Traveling to the upcoming Super Bowl might be a hassle in the event of a winter snowstorm. The MetLife Stadium employees would face the tall task of keeping the field and seats clean, fans (and some cranky journalists) might be miserable and the players could struggle in the elements.
But here's what the NFL action Sunday reminded us of: Football in the snow is awesome.
Sure, the play itself can be kind of clunky -- an argument some made in advance against a New York/New Jersey Super Bowl. As a television spectacle, though, few sporting events can compete with a football winter wonderland. Pittsburgh, Washington, Baltimore and Green Bay all saw some flakes during Sunday's games, while the action in Philadelphia was impossible to turn away from as the snow piled up.
A Super Bowl in similar conditions would be a mess logistically. It also might be one of the greatest TV moments the sports has ever produced.
Some more thoughts on Week 14:
• First Down: John Abraham.
The Cardinals defense took a huge hit Sunday when it lost Tyrann Mathieu for the season. It may not be all that wise to bet against that group, though, given how it's performed this season. That D was dominant again Sunday in a 30-10 win over St. Louis, led by the 35-year-old Abraham, who had three sacks (one for a safety) and a forced fumble.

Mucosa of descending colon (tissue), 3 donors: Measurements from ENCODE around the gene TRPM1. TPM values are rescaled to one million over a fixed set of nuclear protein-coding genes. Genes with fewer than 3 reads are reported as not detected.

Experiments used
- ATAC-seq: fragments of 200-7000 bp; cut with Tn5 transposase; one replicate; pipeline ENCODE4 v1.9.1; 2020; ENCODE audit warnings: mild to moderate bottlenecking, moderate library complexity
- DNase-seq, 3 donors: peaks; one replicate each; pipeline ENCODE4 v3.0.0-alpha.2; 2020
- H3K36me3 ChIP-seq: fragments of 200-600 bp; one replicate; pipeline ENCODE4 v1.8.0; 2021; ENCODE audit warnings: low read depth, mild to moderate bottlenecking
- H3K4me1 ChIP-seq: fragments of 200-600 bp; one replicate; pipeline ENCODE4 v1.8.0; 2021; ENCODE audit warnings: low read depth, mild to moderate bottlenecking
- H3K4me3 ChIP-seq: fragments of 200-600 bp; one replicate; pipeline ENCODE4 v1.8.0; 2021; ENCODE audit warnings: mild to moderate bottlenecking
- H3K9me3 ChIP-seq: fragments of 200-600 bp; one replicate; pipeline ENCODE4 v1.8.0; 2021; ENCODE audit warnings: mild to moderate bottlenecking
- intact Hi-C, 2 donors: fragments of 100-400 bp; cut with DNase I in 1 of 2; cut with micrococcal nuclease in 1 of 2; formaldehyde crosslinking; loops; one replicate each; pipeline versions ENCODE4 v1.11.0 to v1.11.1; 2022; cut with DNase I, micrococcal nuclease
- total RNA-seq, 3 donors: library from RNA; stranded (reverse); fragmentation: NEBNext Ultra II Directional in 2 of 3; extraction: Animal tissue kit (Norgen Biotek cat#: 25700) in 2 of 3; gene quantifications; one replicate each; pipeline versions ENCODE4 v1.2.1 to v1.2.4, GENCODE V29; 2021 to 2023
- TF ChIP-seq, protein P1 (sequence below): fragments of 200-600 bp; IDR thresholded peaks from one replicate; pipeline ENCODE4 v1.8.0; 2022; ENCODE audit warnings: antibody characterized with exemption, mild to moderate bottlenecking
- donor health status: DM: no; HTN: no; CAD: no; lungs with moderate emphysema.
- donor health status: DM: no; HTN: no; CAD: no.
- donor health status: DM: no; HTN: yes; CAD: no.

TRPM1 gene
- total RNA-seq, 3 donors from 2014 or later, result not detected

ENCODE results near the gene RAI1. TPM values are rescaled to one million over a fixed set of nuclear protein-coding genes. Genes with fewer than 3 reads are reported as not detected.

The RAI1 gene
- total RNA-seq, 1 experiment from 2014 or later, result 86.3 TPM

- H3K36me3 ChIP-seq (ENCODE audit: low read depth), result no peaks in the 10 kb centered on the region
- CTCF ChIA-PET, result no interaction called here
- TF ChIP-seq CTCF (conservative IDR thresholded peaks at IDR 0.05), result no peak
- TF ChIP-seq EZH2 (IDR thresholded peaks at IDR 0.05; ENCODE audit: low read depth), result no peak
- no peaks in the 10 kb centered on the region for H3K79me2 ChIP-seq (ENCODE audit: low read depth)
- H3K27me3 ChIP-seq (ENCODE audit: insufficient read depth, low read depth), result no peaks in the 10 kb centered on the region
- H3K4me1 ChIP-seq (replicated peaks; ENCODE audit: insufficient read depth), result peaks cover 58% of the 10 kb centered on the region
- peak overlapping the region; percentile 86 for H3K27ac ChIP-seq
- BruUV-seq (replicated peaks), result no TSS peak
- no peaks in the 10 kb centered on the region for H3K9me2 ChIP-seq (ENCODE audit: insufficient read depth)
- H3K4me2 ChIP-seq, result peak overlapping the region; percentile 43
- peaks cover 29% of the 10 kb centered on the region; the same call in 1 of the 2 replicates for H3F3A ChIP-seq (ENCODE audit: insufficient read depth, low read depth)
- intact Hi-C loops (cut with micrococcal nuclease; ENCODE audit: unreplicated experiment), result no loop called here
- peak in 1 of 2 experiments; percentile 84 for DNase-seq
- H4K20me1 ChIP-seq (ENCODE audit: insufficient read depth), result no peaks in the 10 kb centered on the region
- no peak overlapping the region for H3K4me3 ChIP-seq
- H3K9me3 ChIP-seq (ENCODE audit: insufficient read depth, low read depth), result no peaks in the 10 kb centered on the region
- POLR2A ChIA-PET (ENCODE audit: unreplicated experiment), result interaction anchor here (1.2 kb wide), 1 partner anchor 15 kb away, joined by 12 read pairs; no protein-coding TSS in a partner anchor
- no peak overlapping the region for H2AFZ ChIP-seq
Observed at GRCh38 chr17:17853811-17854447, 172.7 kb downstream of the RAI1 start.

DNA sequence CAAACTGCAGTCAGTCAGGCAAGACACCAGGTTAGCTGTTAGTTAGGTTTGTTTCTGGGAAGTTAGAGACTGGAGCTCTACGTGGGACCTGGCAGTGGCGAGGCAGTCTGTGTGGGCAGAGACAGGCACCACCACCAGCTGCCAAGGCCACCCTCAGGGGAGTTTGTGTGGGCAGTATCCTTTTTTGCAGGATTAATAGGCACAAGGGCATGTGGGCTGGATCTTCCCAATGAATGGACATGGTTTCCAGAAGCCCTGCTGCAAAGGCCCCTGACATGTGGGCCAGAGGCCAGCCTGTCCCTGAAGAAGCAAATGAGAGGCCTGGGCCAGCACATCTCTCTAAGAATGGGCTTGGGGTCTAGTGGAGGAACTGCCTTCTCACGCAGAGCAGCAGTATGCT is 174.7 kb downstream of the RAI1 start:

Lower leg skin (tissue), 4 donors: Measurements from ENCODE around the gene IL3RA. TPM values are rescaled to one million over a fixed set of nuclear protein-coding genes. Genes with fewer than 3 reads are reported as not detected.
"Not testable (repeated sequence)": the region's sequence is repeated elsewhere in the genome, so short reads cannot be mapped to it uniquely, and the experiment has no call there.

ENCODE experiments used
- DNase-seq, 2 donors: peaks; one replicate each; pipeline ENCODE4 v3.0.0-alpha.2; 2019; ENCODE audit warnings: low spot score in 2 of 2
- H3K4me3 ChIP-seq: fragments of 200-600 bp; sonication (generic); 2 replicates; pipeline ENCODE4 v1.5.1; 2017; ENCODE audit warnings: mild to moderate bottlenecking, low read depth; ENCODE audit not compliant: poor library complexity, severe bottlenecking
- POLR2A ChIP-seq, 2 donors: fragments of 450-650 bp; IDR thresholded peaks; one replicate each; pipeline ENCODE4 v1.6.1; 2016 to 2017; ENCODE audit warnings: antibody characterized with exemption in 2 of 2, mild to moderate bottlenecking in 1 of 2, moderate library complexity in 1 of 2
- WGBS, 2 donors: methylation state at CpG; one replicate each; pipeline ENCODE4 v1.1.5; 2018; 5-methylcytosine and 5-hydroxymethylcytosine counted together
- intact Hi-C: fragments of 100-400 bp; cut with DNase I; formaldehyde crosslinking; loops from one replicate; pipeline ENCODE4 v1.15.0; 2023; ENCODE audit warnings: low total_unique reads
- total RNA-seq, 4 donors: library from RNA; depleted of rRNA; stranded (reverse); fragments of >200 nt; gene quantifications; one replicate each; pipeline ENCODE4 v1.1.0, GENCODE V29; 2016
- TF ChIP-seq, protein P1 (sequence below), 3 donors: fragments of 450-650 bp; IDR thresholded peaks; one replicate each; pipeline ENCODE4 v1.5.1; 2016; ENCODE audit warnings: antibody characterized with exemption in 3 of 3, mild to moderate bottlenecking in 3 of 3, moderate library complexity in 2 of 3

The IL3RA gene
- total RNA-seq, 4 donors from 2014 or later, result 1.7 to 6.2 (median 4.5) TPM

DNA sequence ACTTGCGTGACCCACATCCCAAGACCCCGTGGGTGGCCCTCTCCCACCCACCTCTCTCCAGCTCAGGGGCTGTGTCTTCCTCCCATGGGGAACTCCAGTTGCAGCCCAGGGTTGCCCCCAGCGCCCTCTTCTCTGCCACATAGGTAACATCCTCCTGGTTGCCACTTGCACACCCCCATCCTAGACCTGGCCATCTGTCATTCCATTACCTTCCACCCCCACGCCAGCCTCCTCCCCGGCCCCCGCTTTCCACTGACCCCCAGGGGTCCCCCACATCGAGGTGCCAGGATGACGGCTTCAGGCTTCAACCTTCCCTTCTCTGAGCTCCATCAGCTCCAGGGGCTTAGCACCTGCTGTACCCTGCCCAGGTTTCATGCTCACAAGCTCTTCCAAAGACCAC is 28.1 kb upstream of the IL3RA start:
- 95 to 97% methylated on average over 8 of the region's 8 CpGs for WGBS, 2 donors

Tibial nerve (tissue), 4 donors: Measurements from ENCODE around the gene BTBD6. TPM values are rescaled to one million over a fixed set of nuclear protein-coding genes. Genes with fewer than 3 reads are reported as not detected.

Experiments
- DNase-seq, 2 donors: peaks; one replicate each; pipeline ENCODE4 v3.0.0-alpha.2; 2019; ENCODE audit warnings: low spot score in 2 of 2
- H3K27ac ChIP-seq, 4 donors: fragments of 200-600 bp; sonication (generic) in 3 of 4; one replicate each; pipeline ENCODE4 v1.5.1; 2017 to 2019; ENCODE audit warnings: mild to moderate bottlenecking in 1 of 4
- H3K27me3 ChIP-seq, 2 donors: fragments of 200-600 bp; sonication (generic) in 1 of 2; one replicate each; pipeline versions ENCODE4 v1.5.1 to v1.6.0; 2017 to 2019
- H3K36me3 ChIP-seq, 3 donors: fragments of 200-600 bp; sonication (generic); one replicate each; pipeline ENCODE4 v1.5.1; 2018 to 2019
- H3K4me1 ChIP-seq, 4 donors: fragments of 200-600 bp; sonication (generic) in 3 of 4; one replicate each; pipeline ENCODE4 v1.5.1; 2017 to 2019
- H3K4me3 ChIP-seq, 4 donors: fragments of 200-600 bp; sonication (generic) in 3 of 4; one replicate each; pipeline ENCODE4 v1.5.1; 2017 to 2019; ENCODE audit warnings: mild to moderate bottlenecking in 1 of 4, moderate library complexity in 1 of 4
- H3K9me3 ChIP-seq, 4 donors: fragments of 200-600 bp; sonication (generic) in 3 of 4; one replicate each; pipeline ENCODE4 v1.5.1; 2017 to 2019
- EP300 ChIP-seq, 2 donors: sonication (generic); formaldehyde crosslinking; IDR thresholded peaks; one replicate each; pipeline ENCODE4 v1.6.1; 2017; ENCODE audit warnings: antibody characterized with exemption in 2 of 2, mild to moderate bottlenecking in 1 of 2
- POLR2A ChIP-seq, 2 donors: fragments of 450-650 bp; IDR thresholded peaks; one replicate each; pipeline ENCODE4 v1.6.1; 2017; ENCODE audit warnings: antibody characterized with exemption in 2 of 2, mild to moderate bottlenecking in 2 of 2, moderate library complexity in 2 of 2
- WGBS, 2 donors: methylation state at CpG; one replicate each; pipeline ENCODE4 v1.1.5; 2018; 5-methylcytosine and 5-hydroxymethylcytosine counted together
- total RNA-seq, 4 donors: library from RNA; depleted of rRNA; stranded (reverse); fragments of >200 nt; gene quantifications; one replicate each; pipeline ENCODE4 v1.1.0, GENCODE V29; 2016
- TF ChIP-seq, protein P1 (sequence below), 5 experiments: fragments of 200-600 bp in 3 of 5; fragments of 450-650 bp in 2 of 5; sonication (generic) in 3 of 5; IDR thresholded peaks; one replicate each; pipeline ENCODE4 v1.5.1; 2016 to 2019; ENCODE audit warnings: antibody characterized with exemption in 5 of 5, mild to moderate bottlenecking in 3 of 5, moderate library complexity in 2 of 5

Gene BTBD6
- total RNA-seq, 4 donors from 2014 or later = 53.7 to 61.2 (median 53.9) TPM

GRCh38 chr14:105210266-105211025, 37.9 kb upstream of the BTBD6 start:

Abraham now has 11 sacks on the year, his highest total since 2010 (13). His addition has been one of the keys to Arizona's surprising turnaround -- and the now-3-10 Falcons have not really been able to replace his pass-rushing prowess.
• Fourth Down: The Peyton Manning cold-weather "narrative"
"Whoever wrote that narrative can shove that one where the sun don't shine," Manning told Denver's KOA radio Sunday of the argument that he cannot win in cold-weather games. Manning (1-8 entering the week in games where temps were below 30 degrees at kickoff) had no issues against Tennessee: 39-of-59 for 397 yards and four touchdowns in temperatures that hovered around 15 degrees.
Manning may have to win exclusively in those conditions in the playoffs -- right now, Denver would host the divisional round and AFC Championship Game should it advance, with the Super Bowl set for New Jersey in February.
• First Down: LeSean McCoy.
The Lions took a 14-0 lead on Philadelphia in the third quarter Sunday and it looked as if that might be the final. The Eagles, to that point, had done absolutely nothing on offense. But then McCoy found his footing in a half-foot of snow.
McCoy rushed 11 times for 148 yards and two touchdowns ... just in the fourth quarter. All told, he finished with 217 yards -- an Eagles team record -- as Philadelphia rallied for a 34-20 victory.
• Fourth Down: That pass interference call on Cleveland.
Also, that "touchdown" in Cincinnati, that roughing the passer penalty in the aforementioned Lions-Eagles game and any other head-scratching officiating decision that came about Sunday. The MMQB's Peter King hit on what was a really rough day for the men in black and white in his Monday column, and the call against the Browns may have been the worst of them all.
The Patriots were 30 yards away from completing their miraculous comeback, after having recovered an onside kick, when Tom Brady went deep for Josh Boyce. The attempt fell incomplete, but Leon McFadden was flagged for pass interference because ... well, quite frankly, it's hard to stay. There was barely any contact there and none that appeared to impact Boyce's attempt to catch the football.
• First Down: The Saints' passing attack.